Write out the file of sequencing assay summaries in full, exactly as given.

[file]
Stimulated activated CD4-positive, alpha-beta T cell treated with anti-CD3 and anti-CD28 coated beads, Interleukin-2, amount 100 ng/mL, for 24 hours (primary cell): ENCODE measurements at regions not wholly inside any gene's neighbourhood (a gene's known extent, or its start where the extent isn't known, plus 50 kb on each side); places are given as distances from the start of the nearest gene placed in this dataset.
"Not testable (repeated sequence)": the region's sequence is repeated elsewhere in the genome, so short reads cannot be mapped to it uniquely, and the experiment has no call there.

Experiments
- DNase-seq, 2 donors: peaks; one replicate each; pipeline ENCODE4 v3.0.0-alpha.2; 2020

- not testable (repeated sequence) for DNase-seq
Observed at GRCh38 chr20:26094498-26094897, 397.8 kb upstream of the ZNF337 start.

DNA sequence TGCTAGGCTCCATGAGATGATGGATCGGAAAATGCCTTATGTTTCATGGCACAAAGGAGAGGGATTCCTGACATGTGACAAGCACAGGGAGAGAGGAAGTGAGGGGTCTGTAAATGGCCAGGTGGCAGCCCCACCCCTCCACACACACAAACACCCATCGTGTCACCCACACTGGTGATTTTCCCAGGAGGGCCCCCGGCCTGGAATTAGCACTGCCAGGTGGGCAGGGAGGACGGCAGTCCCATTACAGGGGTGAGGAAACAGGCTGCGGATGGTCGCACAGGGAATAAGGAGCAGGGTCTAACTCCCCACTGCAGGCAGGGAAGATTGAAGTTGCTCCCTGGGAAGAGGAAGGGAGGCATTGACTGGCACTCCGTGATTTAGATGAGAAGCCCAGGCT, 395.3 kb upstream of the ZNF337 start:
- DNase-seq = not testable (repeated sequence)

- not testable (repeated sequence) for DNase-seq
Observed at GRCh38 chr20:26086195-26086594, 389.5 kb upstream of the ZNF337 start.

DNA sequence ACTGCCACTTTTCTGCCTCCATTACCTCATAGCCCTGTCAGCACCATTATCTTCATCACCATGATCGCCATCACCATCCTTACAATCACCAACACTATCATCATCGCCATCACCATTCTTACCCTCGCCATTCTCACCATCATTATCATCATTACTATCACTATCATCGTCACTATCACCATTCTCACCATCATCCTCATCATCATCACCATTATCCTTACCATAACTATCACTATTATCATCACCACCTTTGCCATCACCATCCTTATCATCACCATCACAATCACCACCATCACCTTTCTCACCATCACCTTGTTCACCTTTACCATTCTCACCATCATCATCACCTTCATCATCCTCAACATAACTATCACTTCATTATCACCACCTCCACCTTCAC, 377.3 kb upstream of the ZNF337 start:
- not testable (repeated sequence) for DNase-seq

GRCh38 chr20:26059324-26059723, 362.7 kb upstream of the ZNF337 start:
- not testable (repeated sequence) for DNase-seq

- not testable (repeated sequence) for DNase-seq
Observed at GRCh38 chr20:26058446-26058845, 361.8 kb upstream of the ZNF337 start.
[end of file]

Stimulated activated CD4-positive, alpha-beta T cell treated with anti-CD3 and anti-CD28 coated beads, Interleukin-2, amount 100 ng/mL, for 24 hours (primary cell): ENCODE measurements at regions not wholly inside any gene's neighbourhood (a gene's known extent, or its start where the extent isn't known, plus 50 kb on each side); places are given as distances from the start of the nearest gene placed in this dataset.
"Not testable (repeated sequence)": the region's sequence is repeated elsewhere in the genome, so short reads cannot be mapped to it uniquely, and the experiment has no call there.

Experiments
- DNase-seq, 2 donors: peaks; one replicate each; pipeline ENCODE4 v3.0.0-alpha.2; 2020

- not testable (repeated sequence) for DNase-seq
Observed at GRCh38 chr20:26094498-26094897, 397.8 kb upstream of the ZNF337 start.

DNA sequence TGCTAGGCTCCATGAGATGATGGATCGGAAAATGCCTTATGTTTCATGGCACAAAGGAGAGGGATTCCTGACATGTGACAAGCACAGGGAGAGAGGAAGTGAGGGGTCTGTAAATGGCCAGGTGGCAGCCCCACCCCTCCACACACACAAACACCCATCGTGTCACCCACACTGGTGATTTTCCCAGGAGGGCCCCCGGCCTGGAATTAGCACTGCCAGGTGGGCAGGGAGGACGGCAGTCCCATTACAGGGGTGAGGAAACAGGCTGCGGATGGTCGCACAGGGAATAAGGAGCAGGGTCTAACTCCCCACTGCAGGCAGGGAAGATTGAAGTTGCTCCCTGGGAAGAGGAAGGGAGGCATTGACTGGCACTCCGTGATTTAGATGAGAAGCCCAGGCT, 395.3 kb upstream of the ZNF337 start:
- DNase-seq = not testable (repeated sequence)

- not testable (repeated sequence) for DNase-seq
Observed at GRCh38 chr20:26086195-26086594, 389.5 kb upstream of the ZNF337 start.

DNA sequence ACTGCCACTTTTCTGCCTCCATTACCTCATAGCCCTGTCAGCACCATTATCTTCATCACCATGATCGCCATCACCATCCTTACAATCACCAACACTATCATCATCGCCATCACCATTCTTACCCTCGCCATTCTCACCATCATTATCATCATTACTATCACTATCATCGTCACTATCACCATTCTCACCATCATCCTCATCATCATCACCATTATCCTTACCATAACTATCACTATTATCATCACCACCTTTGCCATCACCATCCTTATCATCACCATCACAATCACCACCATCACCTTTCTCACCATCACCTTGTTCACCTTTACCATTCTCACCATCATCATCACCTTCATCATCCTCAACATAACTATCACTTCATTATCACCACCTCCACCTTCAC, 377.3 kb upstream of the ZNF337 start:
- not testable (repeated sequence) for DNase-seq

GRCh38 chr20:26059324-26059723, 362.7 kb upstream of the ZNF337 start:
- not testable (repeated sequence) for DNase-seq

- not testable (repeated sequence) for DNase-seq
Observed at GRCh38 chr20:26058446-26058845, 361.8 kb upstream of the ZNF337 start.